Healthcare financing in Singapore is built on the twin philosophies of individual responsibility and affordable basic healthcare for all. Healthcare is funded through a combination of government subsidies, multilayer financing schemes and co-payments through private individual savings, co-private insurance, employer medical benefits and out of pocket (OOP) payments . Services are typically charged to patients based on disease, service and provider type with direct reimbursement from health savings accounts, supplier subsidies or out of pocket payment.
As the demands for healthcare services increase with aging, it is apparent that a disease-centric provision of services within the hospitals are becoming irrelevant, insufficient and unsustainable in the longer term . This has prompted the realization that fundamental changes are urgently needed in order to refocus on prevention, primary care and community-based management, by breaking down silos and bringing the principles of integrated health and social care to service delivery, human capital management, financing and other organisational, policy and power structures that are at the risk of becoming irrelevant . Two different initiatives towards integrated care in Singapore are:
Given the typical depth and breadth of needs driving any one intervention, the intricacy of many intervention components and the involvement of numerous actors with different perspectives and agendas within the integrated care setting, the implementation experience of such interventions can rarely be comprehensively or even meaningfully captured by a linear narrative of cause-and-effect.
For this reason, a complex-adaptive system (CAS) perspective has been increasingly advocated for categorizing and analyzing information in a manner that provides a more complete picture of forces affecting change around dynamic systems such as integrated care [7, 21–23]. The CAS presents as a new perspective to guide the design, development and evaluation of integrated care systems through understanding key focus areas to allocate resources so as to achieve best possible outcomes [4, 5, 7, 22, 23].
Instead of being regarded (implicitly or explicitly) as a rigid controlled/controllable machine that produces predictable outcomes, a CAS is characterized as an open emergent and self-organizing system, made up of diverse, interdependent and semi-autonomous actors whose interactions are unpredictable and unplanned, therefore requiring successive adaptations [8, 24, 25]. With loose control and ability to re-organize within the environment in which it is set, the interactions between various actors in turn, shapes the behaviour of actors and the system as a whole.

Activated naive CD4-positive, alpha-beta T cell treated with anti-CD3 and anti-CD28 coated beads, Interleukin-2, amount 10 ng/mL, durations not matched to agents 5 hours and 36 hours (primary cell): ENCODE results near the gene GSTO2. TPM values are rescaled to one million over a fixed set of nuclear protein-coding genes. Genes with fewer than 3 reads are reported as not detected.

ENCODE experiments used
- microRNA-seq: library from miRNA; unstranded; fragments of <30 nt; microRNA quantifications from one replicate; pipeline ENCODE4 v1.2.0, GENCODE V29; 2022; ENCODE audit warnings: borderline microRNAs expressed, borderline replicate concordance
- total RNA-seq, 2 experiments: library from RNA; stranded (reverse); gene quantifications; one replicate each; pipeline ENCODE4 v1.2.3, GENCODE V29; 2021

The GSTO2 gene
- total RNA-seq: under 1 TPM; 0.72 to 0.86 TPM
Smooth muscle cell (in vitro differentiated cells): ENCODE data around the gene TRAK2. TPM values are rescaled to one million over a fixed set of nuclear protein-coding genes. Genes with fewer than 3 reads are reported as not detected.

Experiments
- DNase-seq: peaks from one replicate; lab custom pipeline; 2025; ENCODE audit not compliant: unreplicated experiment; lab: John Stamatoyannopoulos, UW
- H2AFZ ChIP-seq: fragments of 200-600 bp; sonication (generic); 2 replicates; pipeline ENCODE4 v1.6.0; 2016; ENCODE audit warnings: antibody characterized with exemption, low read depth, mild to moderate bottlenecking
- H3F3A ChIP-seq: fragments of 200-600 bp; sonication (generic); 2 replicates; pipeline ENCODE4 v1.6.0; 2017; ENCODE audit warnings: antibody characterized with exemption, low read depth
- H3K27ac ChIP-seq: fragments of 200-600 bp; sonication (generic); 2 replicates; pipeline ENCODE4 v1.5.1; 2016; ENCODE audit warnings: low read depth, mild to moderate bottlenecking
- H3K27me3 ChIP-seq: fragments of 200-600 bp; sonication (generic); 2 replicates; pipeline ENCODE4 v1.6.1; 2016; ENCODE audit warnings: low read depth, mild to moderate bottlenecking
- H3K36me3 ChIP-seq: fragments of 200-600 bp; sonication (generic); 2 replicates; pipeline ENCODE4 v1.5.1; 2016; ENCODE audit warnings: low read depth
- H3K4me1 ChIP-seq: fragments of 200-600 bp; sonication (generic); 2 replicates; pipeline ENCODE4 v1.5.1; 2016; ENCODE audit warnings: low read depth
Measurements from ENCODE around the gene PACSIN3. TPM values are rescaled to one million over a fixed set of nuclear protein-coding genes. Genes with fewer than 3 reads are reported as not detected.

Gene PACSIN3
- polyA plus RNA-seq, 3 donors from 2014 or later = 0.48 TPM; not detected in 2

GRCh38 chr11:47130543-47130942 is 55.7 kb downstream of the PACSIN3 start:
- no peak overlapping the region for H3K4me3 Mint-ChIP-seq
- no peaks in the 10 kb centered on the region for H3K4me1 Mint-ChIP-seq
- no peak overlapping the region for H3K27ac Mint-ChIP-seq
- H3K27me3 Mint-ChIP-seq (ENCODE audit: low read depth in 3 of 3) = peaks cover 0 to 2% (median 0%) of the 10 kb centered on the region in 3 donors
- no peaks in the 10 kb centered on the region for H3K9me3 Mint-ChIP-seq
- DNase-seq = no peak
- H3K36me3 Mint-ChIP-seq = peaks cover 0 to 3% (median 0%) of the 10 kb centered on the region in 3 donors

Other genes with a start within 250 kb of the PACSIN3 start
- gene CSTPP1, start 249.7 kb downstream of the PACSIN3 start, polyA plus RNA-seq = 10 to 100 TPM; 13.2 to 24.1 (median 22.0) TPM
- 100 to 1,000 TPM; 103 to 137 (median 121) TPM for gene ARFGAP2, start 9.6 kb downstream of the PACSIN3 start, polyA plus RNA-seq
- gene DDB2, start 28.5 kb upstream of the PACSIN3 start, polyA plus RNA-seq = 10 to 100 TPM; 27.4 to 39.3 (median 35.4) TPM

Since their initiation, both the RHS model and CARITAS integrated dementia care have made significant progresses in developing the infrastructures for integrated care in Singapore. However, as may be expected, the journey to date has not been simple or linear in nature, as implementation challenges surface or evolve and outcomes related to these integrated care strategies remain uncertain. Furthermore, sustainability and scaling up continue to be major concerns. We hypothesize that studying these networks using the CAS perspective offers a new, in-depth way to interpret patterns and principles and develop insights appropriate to understanding and responding to issues surrounding these interventions.
Below, we used a CAS framework to describe both the RHS model and CARITAS integrated dementia care by focusing on: (i) the nature and interactions of the actors (ii) the networks’ simple rules and ability to self-organize (iii) the relationship of the networks to the bigger health system and (iv) non-linear emergent behaviours of the network. Then, insights about current implementation related to these themes were derived.
Collectively, a wide range of actors within the RHS and CARITAS integrated dementia care as illustrated in Figure 1 take up different roles and contribute expertise towards the mandates and operations of the networks. Networks are defined by a clear delineation of geographical catchment areas as well as the common needs of the population in which the networks serve, leading to a diverse array of stakeholders.